The family and I are off to Kentucky Friday for the 3rd running of the Cloudsplitter 100. As a relatively new race, there’s not a lot of information available outside of the race website. Frankly, it was the picture on the main page that drew me to the race initially. Who wouldn’t want to run there? Here’s a brief description of Pine Mountain from the participant guide:
Pine Mountain is an enormous isolated landform covered by a vast mesophytic forest, one of the most diverse temperate zone forests in the world. Forming the first of the Appalachian ridges – the oldest mountains on earth – Pine Mountain spans nearly 125 miles from Breaks Interstate Park to Jellico, Tennessee, and it is home to hemlock, oak and pine, tangled rhododendron thickets, mountaintop bogs, mountain streams, caves, massive boulders and jagged sandstone cliffs. The mountain stands among some of the world’s richest coal deposits, but is itself nearly devoid of coal. Its steep slopes and cavernous ravines have made logging nearly impossible, leaving much of the mountain covered with trees that are up to 400 years old. Dense in diversity, Pine Mountain is home to about 100 known rare plants and animals, some of which are found nowhere else in the world. A wide variety of trees, wildflowers, ferns, mosses, lichens – and animals – are native to the mountain. Black bear, elk, deer, flying squirrels, owls and hawks, foxes, mountain lions, wildcats, wolves and coyotes all call the mountain home, as do a variety of snakes, raptors, turtles, frogs, toads, lizards and salamanders.
Pine Mountain is a mosaic of two national forests, three state forests, three state parks, an interstate park, two wildlife management areas, a university managed research forest, two nature preserves, three wilderness areas, a scenic highway, a state trail, a national recreation area and an environmental education center. Pine Mountain is a federally designated wilderness area, and along the course of its 12 5 miles it is crossed by only six roads, making it a true ecological treasure.
The course is a modified out and back on the Pine Mountain Scenic Trail. Runners go 31 miles to the Marathon aid station (gas station, not the distance) at which point the 100k runners turn around. The 100 mile runners will then do a 10 mile section of trail further out to the Adena Spring aid station, turn around, and then return to Marathon. We’ll then head back to Adena Spring one more time before turning around and heading back to the start/finish in Elkhorn City, Kentucky. The course is mostly single track with a gross elevation gain of 25,893.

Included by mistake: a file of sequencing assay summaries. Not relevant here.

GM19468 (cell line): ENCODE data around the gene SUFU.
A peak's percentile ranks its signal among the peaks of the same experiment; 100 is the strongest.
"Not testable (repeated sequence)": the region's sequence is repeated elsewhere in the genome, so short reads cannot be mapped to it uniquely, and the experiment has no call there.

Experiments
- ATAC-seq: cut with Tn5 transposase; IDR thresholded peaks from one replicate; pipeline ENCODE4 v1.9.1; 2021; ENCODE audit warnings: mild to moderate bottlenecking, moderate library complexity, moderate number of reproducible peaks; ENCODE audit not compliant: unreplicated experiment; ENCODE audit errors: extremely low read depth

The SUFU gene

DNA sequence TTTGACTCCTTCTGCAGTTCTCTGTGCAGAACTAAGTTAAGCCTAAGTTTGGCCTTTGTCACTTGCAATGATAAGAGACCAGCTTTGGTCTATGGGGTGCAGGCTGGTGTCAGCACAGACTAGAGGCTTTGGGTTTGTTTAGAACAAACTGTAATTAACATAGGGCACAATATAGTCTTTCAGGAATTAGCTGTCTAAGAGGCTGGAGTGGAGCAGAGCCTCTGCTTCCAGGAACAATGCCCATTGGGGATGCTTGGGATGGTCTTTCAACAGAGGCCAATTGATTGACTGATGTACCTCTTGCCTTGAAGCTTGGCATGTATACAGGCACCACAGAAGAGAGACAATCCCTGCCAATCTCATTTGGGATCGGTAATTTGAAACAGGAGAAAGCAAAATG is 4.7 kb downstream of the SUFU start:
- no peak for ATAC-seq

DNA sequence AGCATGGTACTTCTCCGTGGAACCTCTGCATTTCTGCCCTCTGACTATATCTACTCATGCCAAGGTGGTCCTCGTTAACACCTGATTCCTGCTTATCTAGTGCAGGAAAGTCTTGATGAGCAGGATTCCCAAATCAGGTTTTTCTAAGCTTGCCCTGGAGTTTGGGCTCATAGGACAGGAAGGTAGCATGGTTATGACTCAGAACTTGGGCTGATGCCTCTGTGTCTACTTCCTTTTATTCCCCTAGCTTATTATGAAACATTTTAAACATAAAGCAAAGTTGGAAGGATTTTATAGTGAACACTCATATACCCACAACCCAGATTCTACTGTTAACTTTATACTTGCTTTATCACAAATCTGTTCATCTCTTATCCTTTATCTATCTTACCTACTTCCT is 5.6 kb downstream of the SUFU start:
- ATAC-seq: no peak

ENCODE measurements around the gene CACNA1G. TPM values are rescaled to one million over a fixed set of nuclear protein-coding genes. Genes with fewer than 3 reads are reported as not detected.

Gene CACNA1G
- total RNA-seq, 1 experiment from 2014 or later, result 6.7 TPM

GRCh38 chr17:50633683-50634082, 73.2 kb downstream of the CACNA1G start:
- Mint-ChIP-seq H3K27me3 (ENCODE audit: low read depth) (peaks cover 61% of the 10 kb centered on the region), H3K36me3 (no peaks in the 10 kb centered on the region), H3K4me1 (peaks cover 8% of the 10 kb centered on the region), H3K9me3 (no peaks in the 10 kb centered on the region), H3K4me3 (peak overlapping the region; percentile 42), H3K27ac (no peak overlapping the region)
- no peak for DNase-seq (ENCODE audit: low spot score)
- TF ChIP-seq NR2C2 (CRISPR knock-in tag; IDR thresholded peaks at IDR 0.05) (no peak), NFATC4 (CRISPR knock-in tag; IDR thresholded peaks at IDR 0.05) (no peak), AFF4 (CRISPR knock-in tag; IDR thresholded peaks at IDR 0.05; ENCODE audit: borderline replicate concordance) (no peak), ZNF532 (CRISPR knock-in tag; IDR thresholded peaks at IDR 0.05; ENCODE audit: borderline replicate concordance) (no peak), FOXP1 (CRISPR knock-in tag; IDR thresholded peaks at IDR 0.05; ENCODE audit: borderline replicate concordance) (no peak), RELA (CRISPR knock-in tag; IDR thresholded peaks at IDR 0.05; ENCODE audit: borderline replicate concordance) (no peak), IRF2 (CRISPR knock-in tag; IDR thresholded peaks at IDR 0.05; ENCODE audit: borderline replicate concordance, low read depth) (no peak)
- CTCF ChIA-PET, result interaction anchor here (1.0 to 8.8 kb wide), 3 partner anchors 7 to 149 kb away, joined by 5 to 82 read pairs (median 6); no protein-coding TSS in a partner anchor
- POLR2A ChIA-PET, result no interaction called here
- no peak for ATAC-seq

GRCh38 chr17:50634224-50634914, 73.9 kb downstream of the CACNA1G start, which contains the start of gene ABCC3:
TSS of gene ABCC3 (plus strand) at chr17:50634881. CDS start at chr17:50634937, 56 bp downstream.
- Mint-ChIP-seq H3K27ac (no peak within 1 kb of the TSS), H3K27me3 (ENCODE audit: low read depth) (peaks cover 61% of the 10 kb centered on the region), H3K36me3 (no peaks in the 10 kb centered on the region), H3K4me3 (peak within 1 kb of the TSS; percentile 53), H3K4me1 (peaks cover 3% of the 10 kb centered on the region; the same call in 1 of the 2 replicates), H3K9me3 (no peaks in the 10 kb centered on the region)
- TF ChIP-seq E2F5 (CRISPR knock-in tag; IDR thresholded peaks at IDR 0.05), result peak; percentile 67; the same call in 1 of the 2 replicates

A Goal – finish. I have absolutely no time goals beyond staying ahead of the cutoffs. I’m hoping this will be easier than my last race considering I have 40 hours to complete the run. I’m not holding my breath though as there is about 25% more climbing than Eastern States, which just about did me in. My best guess is about a 36 hour finish or about an hour slower than ES100. The weather should be about 20 degrees cooler (high of 71, low of 54), the race is 2 miles shorter, and outside of the first climb, the rest of the hills are under 500 feet. Total elevation gain though will eventually catch up to me, which is why I think this race will take me longer to complete.
B Goal – 10 more pictures for the blog. I think this worked well for me last time so I’ll try and snap some more photos so you can better appreciate what these courses look like. Goodness knows I don’t do them justice with my handicapped prose.
C Goal – pick up 10 pieces of trash. I’m doubling this goal from my last race. It’s amazing and very sad how much trash ends up on the trails during these races. I’m sure I unknowingly contribute my fair share so this is a way for me to offset my impact on these gorgeous courses.
Other Items of Interest
- This will be my first race with trekking poles. I’m curious to see if they help save my legs for later in the race. I’m also curious to see if I have enough arm strength to use them for the entire run.
- I don’t have very good choices for shoes to use in the race. I ended up with hot spots and blisters during my last race using my Fila and Patagonia so am reluctant to use them during this run. Unfortunately, that means I’m left with my Salomon’s, which already have over 900 miles on them. I’ll bring my Fila and Helly Hanson trail shoes (not a lot of cushion with the latter) in case I have any issues, however I’m not confident either will be good for more than 20-30 miles.
- Between the extra long race and the 9 hour drive home, it probably won’t be until late next week that my race report is done. Be patient.
Wish me luck. I’m going to need it!